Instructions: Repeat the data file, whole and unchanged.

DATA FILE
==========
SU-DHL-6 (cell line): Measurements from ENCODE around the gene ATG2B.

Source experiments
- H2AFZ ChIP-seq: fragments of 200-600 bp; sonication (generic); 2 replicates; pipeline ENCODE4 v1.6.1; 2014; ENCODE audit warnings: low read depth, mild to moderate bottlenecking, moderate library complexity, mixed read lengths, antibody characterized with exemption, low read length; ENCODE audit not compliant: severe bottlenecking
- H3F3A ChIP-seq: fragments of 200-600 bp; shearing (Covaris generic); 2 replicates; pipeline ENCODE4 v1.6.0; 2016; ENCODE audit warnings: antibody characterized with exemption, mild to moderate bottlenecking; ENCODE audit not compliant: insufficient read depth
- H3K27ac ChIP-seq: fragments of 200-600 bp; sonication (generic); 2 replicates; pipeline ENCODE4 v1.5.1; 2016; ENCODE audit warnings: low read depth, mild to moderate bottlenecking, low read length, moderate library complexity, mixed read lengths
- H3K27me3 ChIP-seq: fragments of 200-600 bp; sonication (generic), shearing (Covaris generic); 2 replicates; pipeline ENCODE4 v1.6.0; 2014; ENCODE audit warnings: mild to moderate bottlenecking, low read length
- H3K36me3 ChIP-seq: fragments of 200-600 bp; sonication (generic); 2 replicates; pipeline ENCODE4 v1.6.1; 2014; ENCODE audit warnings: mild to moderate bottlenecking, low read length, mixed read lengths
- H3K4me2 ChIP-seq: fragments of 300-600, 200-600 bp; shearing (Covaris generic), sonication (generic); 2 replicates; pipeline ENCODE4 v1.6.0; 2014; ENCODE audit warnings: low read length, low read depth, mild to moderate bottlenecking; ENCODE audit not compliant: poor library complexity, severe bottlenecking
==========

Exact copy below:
SU-DHL-6 (cell line): Measurements from ENCODE around the gene ATG2B.

Source experiments
- H2AFZ ChIP-seq: fragments of 200-600 bp; sonication (generic); 2 replicates; pipeline ENCODE4 v1.6.1; 2014; ENCODE audit warnings: low read depth, mild to moderate bottlenecking, moderate library complexity, mixed read lengths, antibody characterized with exemption, low read length; ENCODE audit not compliant: severe bottlenecking
- H3F3A ChIP-seq: fragments of 200-600 bp; shearing (Covaris generic); 2 replicates; pipeline ENCODE4 v1.6.0; 2016; ENCODE audit warnings: antibody characterized with exemption, mild to moderate bottlenecking; ENCODE audit not compliant: insufficient read depth
- H3K27ac ChIP-seq: fragments of 200-600 bp; sonication (generic); 2 replicates; pipeline ENCODE4 v1.5.1; 2016; ENCODE audit warnings: low read depth, mild to moderate bottlenecking, low read length, moderate library complexity, mixed read lengths
- H3K27me3 ChIP-seq: fragments of 200-600 bp; sonication (generic), shearing (Covaris generic); 2 replicates; pipeline ENCODE4 v1.6.0; 2014; ENCODE audit warnings: mild to moderate bottlenecking, low read length
- H3K36me3 ChIP-seq: fragments of 200-600 bp; sonication (generic); 2 replicates; pipeline ENCODE4 v1.6.1; 2014; ENCODE audit warnings: mild to moderate bottlenecking, low read length, mixed read lengths
- H3K4me2 ChIP-seq: fragments of 300-600, 200-600 bp; shearing (Covaris generic), sonication (generic); 2 replicates; pipeline ENCODE4 v1.6.0; 2014; ENCODE audit warnings: low read length, low read depth, mild to moderate bottlenecking; ENCODE audit not compliant: poor library complexity, severe bottlenecking